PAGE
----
Winding Oak's Bookology Magazine

Is It a Classic?

by Vic­ki Palmquist

Loretta Mason PottsWhen I was in my twen­ties, I worked at an archi­tec­ture firm. Sev­er­al of the archi­tects were fas­ci­nat­ed by my deep con­nec­tion to children’s books. One day, one of them asked me, “Which books, being pub­lished now, will become clas­sics?” That ques­tion has stuck with me, hold­ing up a sign­post every now and then. How does one pre­dict a clas­sic?

When­ev­er some­one asks which books were favorites from my own child­hood (#book­sthathooked), sev­er­al books push them­selves to the fore­front—A Wrin­kle in Time, Lord of the Rings, and Loret­ta Mason Potts. That last title always caus­es a “huh?” Peo­ple, gen­er­al­ly, are unfa­mil­iar with this book.

The next ques­tion is always, “what’s it about?” Here’s the thing: I couldn’t answer that ques­tion. I didn’t remem­ber a thing about the book except its title. What I remem­bered was the cir­cum­stances sur­round­ing the read­ing of that book, the way it made me feel.

In sixth grade, I had a teacher, Gor­don Rausch, who changed my life. He showed me pos­si­bil­i­ties. He believed in me. He made learn­ing and research fun. I was often bored in school, but nev­er in his class. Every day was a new adven­ture. What I remem­ber most is that he read books out loud to the whole class. I remem­ber Pip­pi Long­stock­ing. I remem­ber A Wrin­kle in Time. But he also read Loret­ta Mason Potts to us.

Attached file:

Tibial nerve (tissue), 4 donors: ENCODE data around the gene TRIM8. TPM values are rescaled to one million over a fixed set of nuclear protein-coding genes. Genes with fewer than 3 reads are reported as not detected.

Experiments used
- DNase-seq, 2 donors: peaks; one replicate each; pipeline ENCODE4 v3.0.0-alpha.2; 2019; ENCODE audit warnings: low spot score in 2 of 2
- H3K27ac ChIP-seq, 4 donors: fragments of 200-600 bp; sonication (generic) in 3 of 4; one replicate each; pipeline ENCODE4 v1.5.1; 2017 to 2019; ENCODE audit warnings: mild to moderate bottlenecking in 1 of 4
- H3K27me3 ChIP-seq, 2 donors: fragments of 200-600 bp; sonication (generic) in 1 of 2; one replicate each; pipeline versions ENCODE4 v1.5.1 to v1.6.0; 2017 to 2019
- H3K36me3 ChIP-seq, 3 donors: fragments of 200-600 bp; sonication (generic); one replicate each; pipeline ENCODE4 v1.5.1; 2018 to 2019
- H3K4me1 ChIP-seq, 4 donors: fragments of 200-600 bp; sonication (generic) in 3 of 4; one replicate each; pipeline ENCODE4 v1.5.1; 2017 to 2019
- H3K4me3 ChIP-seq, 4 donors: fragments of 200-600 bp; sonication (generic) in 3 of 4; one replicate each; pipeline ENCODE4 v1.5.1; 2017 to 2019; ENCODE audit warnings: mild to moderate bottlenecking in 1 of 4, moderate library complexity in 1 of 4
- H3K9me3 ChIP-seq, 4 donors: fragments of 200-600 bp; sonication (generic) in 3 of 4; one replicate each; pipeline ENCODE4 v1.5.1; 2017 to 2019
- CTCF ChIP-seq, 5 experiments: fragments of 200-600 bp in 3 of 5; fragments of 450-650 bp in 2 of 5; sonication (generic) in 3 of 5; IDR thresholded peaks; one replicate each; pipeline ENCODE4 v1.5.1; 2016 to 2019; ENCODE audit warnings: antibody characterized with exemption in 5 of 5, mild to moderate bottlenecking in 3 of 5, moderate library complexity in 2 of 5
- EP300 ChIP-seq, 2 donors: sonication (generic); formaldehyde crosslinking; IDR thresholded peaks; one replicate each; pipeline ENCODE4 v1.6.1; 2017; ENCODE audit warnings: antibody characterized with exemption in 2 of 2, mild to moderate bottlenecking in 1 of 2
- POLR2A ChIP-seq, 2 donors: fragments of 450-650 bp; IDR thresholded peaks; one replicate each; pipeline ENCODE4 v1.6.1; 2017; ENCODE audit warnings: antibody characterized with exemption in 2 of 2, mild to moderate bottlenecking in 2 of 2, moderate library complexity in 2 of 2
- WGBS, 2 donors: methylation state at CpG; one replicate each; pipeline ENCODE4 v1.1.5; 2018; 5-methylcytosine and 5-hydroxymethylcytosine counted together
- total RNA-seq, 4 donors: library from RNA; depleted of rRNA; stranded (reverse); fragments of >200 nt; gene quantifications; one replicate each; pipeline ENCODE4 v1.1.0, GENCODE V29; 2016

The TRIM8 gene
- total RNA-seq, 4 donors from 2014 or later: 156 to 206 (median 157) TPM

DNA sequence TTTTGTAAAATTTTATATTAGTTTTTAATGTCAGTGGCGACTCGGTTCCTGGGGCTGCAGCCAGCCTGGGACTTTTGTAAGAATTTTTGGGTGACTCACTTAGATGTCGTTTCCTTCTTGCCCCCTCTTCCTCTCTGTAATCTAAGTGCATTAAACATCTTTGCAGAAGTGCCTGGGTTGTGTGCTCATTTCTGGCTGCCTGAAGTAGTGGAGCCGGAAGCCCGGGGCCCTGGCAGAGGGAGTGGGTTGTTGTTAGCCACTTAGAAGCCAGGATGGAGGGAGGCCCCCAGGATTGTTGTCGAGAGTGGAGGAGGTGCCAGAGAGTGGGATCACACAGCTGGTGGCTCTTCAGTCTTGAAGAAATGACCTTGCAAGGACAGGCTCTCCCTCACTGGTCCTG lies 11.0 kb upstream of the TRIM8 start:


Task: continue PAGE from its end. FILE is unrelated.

As far as I can recall, he was the only teacher I had who ever read books out loud. Our class had its share of bul­lies and atten­tion-get­ters. No one inter­rupt­ed his read­ing of a book. His choic­es were good, his read­ing skills were exem­plary, and he always knew where to end, leav­ing us crav­ing more.

Loret­ta Mason Potts was writ­ten by Mary Chase and pub­lished in 1958. Thanks to The New York Review Children’s Col­lec­tion, you can read this fine book, too. They reprint­ed it in 2014. I’ve just re-read it and once again I under­stand why it springs to mind as my favorite.

Mary Chase lived in Den­ver. She died in 1981. You may know her because of anoth­er one of her books, Har­vey, which won a Pulitzer Prize and became a movie star­ring Jim­my Stew­art. If you know Har­vey, you will under­stand that the writer has a fan­tas­ti­cal imag­i­na­tion and a good wit. Both of those are evi­dent in Loret­ta Mason Potts.

It’s a charm­ing mix­ture of a Tam Lin sto­ry and a Snow Queen sto­ry, cen­ter­ing on a fam­i­ly of chil­dren, their moth­er, and their long-lost eldest sis­ter, told in a way that will reach into the heart and mind of a child. It has naughty chil­dren, ensor­celled chil­dren, a car­ing but some­what clue­less moth­er, a mys­te­ri­ous bridge, and a cas­tle occu­pied by the bored Count­ess and Gen­er­al, who hov­er on the precipice of dan­ger.

I am so glad that this book is illus­trat­ed. It was the first book pub­lished with Harold Berson’s black-and-white line draw­ings. He would go on to illus­trate anoth­er 90 books.